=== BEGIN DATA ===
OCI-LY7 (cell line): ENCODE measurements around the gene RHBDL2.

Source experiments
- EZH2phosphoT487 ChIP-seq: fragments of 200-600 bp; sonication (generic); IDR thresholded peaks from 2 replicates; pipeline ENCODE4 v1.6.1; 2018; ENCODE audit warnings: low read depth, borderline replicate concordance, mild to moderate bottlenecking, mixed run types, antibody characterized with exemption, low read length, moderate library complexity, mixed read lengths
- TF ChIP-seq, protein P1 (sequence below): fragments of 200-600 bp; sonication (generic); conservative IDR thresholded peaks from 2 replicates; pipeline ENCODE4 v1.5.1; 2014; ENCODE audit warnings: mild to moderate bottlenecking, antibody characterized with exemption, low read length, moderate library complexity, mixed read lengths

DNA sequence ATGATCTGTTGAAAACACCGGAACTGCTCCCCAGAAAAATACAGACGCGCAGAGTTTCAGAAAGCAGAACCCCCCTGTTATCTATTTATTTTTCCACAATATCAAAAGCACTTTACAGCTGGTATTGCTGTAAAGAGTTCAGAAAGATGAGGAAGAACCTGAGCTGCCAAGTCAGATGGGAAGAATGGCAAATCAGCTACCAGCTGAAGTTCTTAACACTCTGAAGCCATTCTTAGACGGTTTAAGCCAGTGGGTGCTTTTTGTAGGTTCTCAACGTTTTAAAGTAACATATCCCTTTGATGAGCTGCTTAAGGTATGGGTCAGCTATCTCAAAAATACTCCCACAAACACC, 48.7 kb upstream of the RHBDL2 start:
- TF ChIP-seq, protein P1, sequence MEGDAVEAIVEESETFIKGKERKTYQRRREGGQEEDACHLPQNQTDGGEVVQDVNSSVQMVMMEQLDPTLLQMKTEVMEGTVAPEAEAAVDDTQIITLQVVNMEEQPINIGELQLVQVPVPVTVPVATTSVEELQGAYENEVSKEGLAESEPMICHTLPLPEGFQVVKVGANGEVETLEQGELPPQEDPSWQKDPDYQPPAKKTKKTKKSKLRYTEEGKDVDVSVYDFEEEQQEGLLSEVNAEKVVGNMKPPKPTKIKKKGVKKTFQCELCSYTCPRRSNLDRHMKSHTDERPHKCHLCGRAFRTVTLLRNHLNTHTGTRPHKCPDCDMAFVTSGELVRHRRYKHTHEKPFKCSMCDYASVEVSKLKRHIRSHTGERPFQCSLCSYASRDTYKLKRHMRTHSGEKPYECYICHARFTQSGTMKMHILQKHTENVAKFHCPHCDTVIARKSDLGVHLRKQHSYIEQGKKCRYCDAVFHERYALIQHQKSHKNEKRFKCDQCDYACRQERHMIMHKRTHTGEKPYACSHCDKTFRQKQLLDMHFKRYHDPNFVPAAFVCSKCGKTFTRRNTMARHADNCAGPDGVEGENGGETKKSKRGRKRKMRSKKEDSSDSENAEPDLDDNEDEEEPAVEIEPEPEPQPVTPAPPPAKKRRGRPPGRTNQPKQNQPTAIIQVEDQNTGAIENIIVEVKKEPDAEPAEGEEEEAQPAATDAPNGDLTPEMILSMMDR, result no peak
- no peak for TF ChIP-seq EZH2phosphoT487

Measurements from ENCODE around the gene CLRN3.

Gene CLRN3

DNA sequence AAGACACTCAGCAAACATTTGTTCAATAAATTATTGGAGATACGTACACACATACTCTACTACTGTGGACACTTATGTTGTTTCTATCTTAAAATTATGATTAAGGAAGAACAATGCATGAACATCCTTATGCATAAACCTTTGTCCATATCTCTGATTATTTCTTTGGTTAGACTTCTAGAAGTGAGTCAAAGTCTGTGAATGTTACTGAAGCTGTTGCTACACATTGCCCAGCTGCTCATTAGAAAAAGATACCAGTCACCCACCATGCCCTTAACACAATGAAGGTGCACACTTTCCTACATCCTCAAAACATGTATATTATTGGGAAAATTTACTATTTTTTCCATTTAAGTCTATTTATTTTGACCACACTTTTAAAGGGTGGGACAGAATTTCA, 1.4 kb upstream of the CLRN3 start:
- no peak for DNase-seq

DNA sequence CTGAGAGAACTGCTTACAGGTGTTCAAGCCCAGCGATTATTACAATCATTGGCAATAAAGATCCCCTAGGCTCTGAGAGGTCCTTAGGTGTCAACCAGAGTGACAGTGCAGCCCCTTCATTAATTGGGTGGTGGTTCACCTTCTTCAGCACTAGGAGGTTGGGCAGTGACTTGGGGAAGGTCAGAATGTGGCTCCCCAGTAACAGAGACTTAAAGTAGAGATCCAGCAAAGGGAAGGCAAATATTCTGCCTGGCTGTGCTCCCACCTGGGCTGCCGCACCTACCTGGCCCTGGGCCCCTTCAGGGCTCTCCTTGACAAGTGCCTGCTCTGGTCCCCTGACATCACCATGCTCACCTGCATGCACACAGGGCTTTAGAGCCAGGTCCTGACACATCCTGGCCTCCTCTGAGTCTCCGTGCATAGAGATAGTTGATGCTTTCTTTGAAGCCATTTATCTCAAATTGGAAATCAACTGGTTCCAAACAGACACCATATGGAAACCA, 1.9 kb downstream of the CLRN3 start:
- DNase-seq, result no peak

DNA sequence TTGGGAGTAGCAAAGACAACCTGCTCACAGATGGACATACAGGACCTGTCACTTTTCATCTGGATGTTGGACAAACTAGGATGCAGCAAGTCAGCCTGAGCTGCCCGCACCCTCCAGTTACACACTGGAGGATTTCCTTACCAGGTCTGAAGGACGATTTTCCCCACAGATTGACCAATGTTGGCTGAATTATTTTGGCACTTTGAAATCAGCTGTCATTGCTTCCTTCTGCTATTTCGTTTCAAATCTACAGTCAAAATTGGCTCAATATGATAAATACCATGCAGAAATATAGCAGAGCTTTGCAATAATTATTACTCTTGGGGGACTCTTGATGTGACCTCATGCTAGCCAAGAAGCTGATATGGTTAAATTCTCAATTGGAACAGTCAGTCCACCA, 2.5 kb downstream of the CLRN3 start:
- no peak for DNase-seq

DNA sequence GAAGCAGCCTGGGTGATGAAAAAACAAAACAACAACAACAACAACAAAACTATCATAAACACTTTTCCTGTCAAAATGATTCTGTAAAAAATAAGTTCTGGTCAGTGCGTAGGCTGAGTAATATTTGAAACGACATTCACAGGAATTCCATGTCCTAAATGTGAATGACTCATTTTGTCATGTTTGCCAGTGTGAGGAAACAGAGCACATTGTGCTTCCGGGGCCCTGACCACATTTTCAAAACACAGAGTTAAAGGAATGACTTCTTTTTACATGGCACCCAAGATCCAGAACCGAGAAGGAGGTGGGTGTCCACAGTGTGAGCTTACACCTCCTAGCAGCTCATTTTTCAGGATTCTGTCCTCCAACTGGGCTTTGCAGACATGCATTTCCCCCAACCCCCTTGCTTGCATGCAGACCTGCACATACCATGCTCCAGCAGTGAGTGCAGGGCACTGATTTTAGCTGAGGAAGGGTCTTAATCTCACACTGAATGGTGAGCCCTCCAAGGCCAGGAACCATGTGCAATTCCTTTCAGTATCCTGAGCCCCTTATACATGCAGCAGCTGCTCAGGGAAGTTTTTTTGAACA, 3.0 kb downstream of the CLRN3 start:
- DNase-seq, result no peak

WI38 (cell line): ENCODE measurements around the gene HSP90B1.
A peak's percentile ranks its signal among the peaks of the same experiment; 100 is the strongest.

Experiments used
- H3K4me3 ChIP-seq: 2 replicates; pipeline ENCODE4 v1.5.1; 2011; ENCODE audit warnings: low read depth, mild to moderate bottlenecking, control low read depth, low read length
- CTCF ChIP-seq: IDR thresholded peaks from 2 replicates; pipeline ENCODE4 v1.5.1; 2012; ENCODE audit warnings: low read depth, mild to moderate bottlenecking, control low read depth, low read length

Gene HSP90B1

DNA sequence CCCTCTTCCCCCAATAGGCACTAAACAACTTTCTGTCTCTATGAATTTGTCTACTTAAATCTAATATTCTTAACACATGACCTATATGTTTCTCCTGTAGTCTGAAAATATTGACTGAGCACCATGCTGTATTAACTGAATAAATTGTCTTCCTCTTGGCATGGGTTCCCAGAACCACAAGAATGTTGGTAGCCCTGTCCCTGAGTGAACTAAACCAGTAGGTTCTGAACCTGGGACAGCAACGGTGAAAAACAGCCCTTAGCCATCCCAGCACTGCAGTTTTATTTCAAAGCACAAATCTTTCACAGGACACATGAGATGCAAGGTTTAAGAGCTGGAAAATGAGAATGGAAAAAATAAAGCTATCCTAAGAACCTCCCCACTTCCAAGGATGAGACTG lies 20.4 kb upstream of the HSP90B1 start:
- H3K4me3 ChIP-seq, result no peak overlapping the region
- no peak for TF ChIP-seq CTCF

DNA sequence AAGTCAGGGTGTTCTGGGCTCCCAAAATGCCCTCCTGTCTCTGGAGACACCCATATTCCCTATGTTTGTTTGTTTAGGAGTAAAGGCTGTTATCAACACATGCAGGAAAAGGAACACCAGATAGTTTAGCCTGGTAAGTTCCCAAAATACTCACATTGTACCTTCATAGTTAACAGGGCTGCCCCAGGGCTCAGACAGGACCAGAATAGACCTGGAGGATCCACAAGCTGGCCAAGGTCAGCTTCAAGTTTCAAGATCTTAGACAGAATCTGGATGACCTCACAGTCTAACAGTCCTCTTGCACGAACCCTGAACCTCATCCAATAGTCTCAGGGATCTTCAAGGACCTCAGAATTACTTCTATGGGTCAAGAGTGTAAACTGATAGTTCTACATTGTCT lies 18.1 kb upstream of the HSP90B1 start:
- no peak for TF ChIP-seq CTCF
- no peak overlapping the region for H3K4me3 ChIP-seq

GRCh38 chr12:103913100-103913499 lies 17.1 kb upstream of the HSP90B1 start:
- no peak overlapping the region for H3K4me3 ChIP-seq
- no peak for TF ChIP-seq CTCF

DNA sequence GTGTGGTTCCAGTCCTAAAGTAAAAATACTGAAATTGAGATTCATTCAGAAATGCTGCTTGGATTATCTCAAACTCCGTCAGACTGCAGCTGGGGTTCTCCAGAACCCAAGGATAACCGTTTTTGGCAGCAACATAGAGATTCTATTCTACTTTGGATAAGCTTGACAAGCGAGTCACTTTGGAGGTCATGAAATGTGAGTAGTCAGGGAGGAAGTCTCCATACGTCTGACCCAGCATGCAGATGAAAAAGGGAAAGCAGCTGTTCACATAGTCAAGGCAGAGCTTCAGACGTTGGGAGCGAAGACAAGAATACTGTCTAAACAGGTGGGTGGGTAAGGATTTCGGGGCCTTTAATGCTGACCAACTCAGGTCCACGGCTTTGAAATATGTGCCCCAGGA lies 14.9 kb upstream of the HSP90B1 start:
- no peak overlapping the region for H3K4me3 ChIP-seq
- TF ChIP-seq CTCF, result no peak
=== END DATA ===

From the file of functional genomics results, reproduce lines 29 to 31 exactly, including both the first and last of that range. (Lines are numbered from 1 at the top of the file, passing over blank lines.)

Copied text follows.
- no peak overlapping the region for H3K4me3 ChIP-seq

GRCh38 chr12:103913100-103913499 lies 17.1 kb upstream of the HSP90B1 start:
- no peak overlapping the region for H3K4me3 ChIP-seq